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Wilton High Senior Honored With Prestigious Presidential Scholar Award

Evaline Xie explains how she proved that multi-tasking hurts performance at a science fair in 2011.
Evaline Xie explains how she proved that multi-tasking hurts performance at a science fair in 2011. Photo Credit: File

WILTON, Conn. -- Evaline Xie, a Wilton High School senior, is among 141 students from across the country who have been named 2015 U.S. Presidential Scholars, the White House announced Monday.

Xie, who is also a finalist in the National Merit Scholarship Program, named David Delzell of Stamford as her most influential teacher.

U.S. Secretary of Education Arne Duncan announced the 51st class of U.S. Presidential Scholars, recognizing the seniors for their accomplishments in academics or the arts.

“Presidential Scholars demonstrate the accomplishments that can be made when students challenge themselves, set the highest standards, and commit themselves to excellence,” Duncan said. “These scholars are poised to make their mark on our nation in every field imaginable: the arts and humanities, science and technology, law and medicine, business and finance, education and government—to name a few. Their academic and artistic achievements reflect a sense of purpose that we should seek to instill in all students to prepare them for college, careers, civic responsibilities, and the challenges of today’s job market.”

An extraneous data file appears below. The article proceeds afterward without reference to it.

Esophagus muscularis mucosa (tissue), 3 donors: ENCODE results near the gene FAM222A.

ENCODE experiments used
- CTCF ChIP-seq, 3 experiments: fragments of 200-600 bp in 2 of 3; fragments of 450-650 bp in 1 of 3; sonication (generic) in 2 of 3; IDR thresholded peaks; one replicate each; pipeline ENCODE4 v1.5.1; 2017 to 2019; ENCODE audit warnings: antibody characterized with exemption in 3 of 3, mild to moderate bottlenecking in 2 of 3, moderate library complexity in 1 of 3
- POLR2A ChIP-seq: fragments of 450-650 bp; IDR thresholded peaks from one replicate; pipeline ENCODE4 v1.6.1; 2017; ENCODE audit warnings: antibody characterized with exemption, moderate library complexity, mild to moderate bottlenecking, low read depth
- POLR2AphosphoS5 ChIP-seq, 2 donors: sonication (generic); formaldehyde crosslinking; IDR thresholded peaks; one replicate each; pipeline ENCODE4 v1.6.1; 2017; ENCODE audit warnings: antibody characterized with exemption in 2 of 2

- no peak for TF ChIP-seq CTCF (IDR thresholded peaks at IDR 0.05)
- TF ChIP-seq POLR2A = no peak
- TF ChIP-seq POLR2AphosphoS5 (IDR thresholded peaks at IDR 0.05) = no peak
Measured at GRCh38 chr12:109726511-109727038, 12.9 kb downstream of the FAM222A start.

The other honoree from Connecticut is Eric J. Pan, of Old Lyme and a senior at Lyme-Old Lyme High School. His most influential teacher is Glenn Elliott of Niantic.

The 2015 ceremony will be held June 21, when each honoree will receive a Presidential Scholar Medallion.

The White House Commission on Presidential Scholars, appointed by President Barack Obama, selects honored scholars annually based on their academic success, artistic excellence, essays, school evaluations and transcripts, as well as evidence of community service, leadership, and demonstrated commitment to high ideals. Of the 3 million students expected to graduate from high school this year, more than 4,300 candidates qualified for the 2015 awards determined by outstanding performance on the College Board SAT and ACT exams, and through nominations made by Chief State School Officers or the National YoungArts Foundation’s nationwide YoungArts competition.

The 2015 Scholars include one young man and one young woman from each state, the District of Columbia and Puerto Rico, and from U.S. families living abroad, as well as 15 chosen at-large and 20 U.S. Presidential Scholars in the Arts.

Created in 1964, the U.S. Presidential Scholars Program has honored almost 7,000 of the nation’s top-performing students with the prestigious award given to honorees during the annual ceremony in D.C. The program was expanded in 1979 to recognize students who demonstrate exceptional talent in the visual, literary and performing arts.

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